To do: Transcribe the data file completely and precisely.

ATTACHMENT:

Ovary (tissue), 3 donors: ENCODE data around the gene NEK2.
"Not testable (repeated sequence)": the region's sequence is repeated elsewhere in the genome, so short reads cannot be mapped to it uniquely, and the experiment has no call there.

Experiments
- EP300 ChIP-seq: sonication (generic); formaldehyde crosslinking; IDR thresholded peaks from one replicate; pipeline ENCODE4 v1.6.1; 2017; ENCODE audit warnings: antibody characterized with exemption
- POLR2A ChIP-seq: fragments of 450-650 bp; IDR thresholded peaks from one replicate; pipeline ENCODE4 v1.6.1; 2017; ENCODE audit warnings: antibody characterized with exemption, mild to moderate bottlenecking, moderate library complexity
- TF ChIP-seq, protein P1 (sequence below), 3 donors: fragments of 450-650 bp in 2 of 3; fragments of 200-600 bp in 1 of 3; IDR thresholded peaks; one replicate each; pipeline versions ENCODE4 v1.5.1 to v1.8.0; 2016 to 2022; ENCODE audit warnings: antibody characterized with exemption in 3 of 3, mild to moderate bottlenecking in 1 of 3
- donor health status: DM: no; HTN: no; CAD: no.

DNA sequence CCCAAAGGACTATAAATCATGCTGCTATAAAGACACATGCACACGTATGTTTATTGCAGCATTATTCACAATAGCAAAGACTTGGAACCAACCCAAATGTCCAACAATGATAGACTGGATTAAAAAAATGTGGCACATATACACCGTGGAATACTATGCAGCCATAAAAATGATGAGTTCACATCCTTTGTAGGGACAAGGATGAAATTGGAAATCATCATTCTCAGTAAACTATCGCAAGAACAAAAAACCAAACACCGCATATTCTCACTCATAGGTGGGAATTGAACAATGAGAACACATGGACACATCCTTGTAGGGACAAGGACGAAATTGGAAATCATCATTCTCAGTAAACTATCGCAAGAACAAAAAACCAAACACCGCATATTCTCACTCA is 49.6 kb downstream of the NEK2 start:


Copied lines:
Ovary (tissue), 3 donors: ENCODE data around the gene NEK2.
"Not testable (repeated sequence)": the region's sequence is repeated elsewhere in the genome, so short reads cannot be mapped to it uniquely, and the experiment has no call there.

Experiments
- EP300 ChIP-seq: sonication (generic); formaldehyde crosslinking; IDR thresholded peaks from one replicate; pipeline ENCODE4 v1.6.1; 2017; ENCODE audit warnings: antibody characterized with exemption
- POLR2A ChIP-seq: fragments of 450-650 bp; IDR thresholded peaks from one replicate; pipeline ENCODE4 v1.6.1; 2017; ENCODE audit warnings: antibody characterized with exemption, mild to moderate bottlenecking, moderate library complexity
- TF ChIP-seq, protein P1 (sequence below), 3 donors: fragments of 450-650 bp in 2 of 3; fragments of 200-600 bp in 1 of 3; IDR thresholded peaks; one replicate each; pipeline versions ENCODE4 v1.5.1 to v1.8.0; 2016 to 2022; ENCODE audit warnings: antibody characterized with exemption in 3 of 3, mild to moderate bottlenecking in 1 of 3
- donor health status: DM: no; HTN: no; CAD: no.

DNA sequence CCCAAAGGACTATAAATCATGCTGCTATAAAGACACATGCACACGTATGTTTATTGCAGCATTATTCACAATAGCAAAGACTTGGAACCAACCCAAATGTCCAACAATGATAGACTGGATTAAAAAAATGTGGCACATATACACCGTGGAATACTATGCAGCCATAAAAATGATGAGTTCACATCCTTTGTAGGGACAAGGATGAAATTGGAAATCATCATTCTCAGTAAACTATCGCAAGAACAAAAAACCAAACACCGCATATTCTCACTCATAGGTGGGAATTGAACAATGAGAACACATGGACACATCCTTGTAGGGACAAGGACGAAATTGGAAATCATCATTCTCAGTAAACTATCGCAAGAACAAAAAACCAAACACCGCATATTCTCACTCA is 49.6 kb downstream of the NEK2 start: